Given the condition of your family and loved ones when they become residents at a nursing home – either rehabbing from a difficult and major surgery or for long term care because they can no longer live on their own – it is important for the staff there to pay extra attention to any problems or complaints they have. This also includes any complaints you make on behalf of your family member. A minor medical issue in such situations can develop into a life threatening one if not given proper attention.
The Nursing Home Reform Act
This is in part mandated by federal statute, the Nursing Home Reform Act, otherwise known as the Omnibus Budget Reconciliation Act of 1987 (OBRA), 42 CFR 483, et. seq. According to the Nursing Home Reform Act the nursing home must ensure your family member receives treatment and care in accordance with professional standards of practice. This includes listening to and addressing any complaints you or your family member have while a resident there. If the complaints indicate a serious medical issue the Nursing Home Reform Act puts additional requirements on the nursing home. Under (42 CFR 483.25)483.10(g)(14) a nursing home must immediately inform the resident, their physician, and the resident’s representatives when there is a need to alter treatment significantly such as stopping treatment because of bad reactions to it, or starting a new form of treatment.
Unfortunately your family member’s complaints, or the complaints you make on behalf of your family member, may either go ignored or not be seriously addressed for a variety of reasons. The nursing home may be understaffed leaving little time for the nurses, certified nursing assistants, and other staff to give enough time and attention to each resident and their complaints. There could be poor communication between nursing staff shifts resulting in later shifts not knowing about or following up on your family members complaints. Sometimes the staff may not realize the seriousness of your family member’s complaints resulting them in not following up with their attending doctor (who is usually in the nursing home only once a week to see them).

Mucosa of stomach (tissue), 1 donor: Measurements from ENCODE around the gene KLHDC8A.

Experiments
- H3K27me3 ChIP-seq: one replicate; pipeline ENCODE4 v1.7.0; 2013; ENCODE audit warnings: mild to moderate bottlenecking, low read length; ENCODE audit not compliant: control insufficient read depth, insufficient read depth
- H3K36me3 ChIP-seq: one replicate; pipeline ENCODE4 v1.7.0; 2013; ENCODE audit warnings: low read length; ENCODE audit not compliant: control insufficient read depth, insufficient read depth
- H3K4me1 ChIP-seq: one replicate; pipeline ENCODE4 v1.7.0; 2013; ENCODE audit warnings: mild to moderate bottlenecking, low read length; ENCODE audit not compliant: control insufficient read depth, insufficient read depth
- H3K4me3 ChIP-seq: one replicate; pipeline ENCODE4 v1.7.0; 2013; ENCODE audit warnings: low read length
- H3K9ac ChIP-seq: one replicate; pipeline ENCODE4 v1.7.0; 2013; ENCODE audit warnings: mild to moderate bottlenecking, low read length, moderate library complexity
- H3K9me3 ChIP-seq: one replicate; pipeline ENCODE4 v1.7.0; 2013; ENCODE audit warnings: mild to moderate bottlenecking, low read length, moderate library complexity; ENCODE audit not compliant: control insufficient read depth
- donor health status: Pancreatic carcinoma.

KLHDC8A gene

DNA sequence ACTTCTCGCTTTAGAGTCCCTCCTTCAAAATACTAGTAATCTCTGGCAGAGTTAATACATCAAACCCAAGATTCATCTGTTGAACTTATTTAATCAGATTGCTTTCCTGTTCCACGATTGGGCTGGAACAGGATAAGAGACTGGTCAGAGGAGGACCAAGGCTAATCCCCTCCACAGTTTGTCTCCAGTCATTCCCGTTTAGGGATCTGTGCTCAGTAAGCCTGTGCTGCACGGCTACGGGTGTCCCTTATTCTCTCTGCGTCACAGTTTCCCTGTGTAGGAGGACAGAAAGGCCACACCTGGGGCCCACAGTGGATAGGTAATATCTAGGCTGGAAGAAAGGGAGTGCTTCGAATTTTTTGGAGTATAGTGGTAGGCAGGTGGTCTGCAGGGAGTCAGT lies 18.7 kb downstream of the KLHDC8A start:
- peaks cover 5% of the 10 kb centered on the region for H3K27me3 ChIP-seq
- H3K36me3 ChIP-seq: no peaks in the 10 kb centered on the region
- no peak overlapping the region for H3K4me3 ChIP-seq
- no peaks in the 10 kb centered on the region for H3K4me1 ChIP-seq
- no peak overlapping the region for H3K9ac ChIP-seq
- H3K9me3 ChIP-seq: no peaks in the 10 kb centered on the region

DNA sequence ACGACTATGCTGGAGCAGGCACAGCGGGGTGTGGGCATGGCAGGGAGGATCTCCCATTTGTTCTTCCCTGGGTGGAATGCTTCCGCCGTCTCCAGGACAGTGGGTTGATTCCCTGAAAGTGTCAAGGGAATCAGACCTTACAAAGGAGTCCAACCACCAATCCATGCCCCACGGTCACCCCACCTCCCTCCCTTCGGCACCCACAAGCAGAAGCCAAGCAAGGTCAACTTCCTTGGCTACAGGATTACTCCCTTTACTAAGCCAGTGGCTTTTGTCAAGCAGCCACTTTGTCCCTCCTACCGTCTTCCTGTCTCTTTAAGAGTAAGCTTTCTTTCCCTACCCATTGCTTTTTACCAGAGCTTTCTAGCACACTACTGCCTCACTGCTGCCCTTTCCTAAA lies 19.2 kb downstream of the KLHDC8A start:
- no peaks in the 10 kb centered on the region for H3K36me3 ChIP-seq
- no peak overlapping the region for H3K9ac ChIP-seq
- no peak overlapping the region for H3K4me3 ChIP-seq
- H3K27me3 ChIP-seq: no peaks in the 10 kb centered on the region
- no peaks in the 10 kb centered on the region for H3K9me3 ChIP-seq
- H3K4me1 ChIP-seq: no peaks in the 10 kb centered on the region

Moving Forward With A Claim Against A Nursing Home
Just because your family member’s complaints are neglected does not mean you automatically have a claim against a nursing home. You must also show that, due to this neglect, serious harm occurred to your family member. Put another way you must prove if your family member’s complaints were immediately addressed as they should have been, the harm that occurred to them would not have happened. Examples are a worsening infection that could have been treated but instead resulted in sepsis, septic shock, and death; or worsening constipation that results in a burst colon.
In order to determine if there is a case for nursing home neglect due to your family member’s complaints being ignored, your family member’s records will have to be reviewed and nursing home and other medical experts will have to be consulted. An attorney will be able to help you obtain those medical records through medical authorizations you sign, but you also have a right to get your family member’s records if you are the administrator of their estate. If bringing a case against a nursing home, most states (such as Pennsylvania and New Jersey) require the support of a nursing home expert before you can file.
The Thistle Law Firm is experienced at handling cases of nursing home neglect. If you believe serious harm happened to your family member because their complaints went ignored by the nursing home staff, the attorneys at the Thistle Law Firm are here to take your call at 215-568-6800.